NEW YORK—Wednesday night marked the beginning of a 40th World Series for the New York Yankees, but the first played at the sprawling, sparkling new ballpark in the Bronx, next door to where it seems the Fall Classic was born and raised.
But ghosts of glory past stayed behind, even though Yogi Berra waddled out to deliver the ceremonial first pitch for Game 1 at new Yankee Stadium.
CC Sabathia and the defending champion Philadelphia Phillies broke home-field advantage with a 6-1 victory.
"Winning Game 1 is huge," Lee said. "We wanted to get off to a good start. At worst, we can split in New York and really have home-field advantage. Now we have a chance to take both of them and go to Philly in a really good spot."
With the familiar bunting in place, a stadium record crowd of 50,207 sat impatiently through 50-degree weather and a heavy mist, which could be the case again for Game 2 tonight when the Yankees' A.J. Burnett faces Pedro Martinez.
But it would be hard for them to match the pitching performances of the former Cleveland Indians Cy Young Award winners and fast friends, as Lee breezed along with only an unearned ninth-inning run and Sabathia gave up only two Chase Utley home runs through seven innings.
While the Phillies' lineup clearly is close to that of the Yankees, the difference was Lee, as it has been all postseason. In four games, Lee, acquired from the Indians in midseason, is 3-0 with a 0.54 earned-run average.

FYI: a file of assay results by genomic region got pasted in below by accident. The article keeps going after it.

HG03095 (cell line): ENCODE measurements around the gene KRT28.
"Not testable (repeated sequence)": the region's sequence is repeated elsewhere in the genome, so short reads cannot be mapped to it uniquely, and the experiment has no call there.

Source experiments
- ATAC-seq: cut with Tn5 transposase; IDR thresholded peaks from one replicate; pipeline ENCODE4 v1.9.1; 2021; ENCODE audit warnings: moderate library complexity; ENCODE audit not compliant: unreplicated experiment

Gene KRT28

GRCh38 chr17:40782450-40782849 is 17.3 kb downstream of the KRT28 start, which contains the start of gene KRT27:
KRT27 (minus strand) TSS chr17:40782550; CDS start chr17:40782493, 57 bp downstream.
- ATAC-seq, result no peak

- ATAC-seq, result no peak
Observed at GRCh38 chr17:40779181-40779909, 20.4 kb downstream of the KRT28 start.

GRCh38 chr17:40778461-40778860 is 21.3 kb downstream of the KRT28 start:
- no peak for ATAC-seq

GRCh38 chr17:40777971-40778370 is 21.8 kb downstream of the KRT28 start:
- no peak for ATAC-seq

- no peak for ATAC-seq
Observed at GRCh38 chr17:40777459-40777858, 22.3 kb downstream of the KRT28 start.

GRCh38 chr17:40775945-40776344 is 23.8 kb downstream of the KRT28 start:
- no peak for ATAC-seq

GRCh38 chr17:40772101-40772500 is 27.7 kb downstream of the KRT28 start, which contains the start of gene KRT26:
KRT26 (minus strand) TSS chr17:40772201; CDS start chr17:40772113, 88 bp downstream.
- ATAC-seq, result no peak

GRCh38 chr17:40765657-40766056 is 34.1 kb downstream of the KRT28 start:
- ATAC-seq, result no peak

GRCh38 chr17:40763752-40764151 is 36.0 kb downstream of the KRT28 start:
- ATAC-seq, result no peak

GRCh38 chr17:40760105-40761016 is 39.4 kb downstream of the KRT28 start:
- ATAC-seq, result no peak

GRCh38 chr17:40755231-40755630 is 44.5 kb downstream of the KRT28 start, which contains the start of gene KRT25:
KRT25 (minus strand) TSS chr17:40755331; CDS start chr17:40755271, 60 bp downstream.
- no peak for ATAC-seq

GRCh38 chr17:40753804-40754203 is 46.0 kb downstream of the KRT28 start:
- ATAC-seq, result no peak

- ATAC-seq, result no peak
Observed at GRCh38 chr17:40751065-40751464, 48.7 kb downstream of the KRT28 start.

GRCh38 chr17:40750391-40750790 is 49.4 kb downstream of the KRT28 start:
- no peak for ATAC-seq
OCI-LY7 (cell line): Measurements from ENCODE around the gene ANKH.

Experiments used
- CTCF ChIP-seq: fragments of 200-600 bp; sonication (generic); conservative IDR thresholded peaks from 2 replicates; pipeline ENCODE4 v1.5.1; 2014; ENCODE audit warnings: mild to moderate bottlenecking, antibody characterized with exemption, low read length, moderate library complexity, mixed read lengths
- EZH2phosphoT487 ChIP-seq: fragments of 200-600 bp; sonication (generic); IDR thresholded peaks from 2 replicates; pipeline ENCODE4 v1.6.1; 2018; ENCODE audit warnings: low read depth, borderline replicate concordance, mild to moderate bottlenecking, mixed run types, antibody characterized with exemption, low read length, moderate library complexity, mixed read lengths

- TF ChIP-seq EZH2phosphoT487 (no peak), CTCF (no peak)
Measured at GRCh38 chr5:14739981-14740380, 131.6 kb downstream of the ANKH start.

"To be successful at this level you have to be comfortable," he said. "You have to think you can get everybody out. I try not to be cocky, but I definitely have confidence, there's no doubt about it.
"I've always been that way. It's the same game I've been playing all my life. This is the stage you wanted to get to from the time you were a little kid. I've already put all the work in, there's no sense in being nervous or worried."
Phillies Manager Charlie Manuel sure is happy to have him.
"When we got him, I knew he was good," Manuel said. "But if you want to know the truth, I didn't know he'd be as good as he has been."
Utley gave the Phillies their first two runs, the first a third-inning, two-out fly ball that parachuted past the short right-field wall that had been a fixture in the original House That Ruth Built.
He followed in the sixth inning with an even longer version of the first, deep into the stands behind right-center field. They were the first home runs Sabathia had given up to left-handers at Yankee Stadium all year and made the crowd quieter.
"The fans were pretty rowdy early in game," Utley said. "Later in the game, I noticed people left and it was a little bit quieter."
The Phillies even tacked on two insurance runs in the ninth inning against two relievers, with the runs batted in going to Shane Victorino and Ryan Howard.
Lee, who could pitch twice more in the World Series, obviously didn't need the runs.
"Lee has been tough on us this year but he can't pitch every day," Manager Joe Girardi said. "It's baseball, you're going to have a hard time scoring runs.
"Our guys will grind it out. I'm not worried about it."